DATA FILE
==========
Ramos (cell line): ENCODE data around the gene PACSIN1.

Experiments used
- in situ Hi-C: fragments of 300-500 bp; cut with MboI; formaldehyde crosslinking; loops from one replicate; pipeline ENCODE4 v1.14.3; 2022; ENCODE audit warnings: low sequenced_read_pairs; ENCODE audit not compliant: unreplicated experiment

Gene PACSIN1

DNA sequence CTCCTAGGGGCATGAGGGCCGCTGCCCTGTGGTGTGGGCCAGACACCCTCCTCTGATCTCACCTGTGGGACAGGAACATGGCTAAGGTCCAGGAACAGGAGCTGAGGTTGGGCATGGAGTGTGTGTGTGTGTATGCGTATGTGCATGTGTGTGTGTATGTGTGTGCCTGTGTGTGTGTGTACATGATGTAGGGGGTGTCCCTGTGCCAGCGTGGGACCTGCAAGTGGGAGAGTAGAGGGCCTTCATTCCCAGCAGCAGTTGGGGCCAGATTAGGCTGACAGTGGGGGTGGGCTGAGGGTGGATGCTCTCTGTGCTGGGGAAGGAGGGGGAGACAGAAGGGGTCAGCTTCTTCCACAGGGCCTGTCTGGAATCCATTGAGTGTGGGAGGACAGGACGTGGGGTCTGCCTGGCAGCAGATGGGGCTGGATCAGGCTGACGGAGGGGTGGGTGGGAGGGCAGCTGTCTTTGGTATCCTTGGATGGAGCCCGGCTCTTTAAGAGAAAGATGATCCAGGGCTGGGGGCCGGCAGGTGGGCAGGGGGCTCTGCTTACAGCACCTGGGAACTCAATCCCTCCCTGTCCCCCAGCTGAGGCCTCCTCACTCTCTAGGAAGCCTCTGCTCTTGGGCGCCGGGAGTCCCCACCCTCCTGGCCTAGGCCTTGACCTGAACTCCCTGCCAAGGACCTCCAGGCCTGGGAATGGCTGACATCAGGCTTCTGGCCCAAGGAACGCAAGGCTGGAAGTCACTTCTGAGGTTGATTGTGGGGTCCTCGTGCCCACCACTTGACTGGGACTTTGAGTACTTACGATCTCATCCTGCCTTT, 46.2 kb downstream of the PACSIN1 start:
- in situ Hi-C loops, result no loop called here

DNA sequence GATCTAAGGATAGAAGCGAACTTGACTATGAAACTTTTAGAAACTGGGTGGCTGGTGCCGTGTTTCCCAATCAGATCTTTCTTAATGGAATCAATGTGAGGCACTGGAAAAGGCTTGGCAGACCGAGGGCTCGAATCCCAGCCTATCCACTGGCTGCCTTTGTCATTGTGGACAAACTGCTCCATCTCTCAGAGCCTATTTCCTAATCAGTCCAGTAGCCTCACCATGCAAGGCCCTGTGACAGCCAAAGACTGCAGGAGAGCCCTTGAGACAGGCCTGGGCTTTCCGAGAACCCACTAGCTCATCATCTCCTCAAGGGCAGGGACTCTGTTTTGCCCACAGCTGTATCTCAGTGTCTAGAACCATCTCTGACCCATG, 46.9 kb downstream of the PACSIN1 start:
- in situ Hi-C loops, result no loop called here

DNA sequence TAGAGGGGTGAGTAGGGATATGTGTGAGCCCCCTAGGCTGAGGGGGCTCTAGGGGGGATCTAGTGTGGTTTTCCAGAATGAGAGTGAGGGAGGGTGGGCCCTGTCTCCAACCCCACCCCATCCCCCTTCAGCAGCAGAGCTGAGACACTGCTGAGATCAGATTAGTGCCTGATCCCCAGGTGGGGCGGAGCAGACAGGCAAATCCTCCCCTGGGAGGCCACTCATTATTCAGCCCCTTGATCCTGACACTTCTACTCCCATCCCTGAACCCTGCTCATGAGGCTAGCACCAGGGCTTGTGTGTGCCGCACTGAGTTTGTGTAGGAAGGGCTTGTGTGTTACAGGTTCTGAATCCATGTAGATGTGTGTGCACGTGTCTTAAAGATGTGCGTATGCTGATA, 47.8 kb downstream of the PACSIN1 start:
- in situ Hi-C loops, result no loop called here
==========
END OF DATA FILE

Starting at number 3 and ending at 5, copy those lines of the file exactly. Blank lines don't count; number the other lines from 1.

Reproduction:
- in situ Hi-C: fragments of 300-500 bp; cut with MboI; formaldehyde crosslinking; loops from one replicate; pipeline ENCODE4 v1.14.3; 2022; ENCODE audit warnings: low sequenced_read_pairs; ENCODE audit not compliant: unreplicated experiment

Gene PACSIN1

DNA sequence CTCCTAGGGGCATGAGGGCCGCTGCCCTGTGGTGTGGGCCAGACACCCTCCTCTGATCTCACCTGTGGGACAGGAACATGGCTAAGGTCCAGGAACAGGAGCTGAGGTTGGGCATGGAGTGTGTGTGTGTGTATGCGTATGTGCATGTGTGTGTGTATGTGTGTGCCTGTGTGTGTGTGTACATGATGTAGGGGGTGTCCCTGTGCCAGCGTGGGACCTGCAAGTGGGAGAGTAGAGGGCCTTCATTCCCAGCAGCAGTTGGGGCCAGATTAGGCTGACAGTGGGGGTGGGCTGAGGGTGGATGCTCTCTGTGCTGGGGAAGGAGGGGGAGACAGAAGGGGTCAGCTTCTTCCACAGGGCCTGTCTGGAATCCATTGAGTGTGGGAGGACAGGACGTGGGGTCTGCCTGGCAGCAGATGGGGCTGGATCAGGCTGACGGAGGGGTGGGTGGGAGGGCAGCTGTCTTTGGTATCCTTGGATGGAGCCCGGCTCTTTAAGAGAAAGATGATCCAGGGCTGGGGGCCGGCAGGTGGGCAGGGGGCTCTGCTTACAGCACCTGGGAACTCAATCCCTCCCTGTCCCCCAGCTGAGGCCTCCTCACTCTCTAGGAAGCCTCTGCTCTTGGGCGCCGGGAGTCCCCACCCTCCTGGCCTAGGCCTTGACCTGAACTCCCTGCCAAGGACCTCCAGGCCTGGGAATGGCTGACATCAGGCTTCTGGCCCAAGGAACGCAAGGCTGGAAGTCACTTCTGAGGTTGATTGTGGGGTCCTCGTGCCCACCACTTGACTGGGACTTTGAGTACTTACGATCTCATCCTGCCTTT, 46.2 kb downstream of the PACSIN1 start: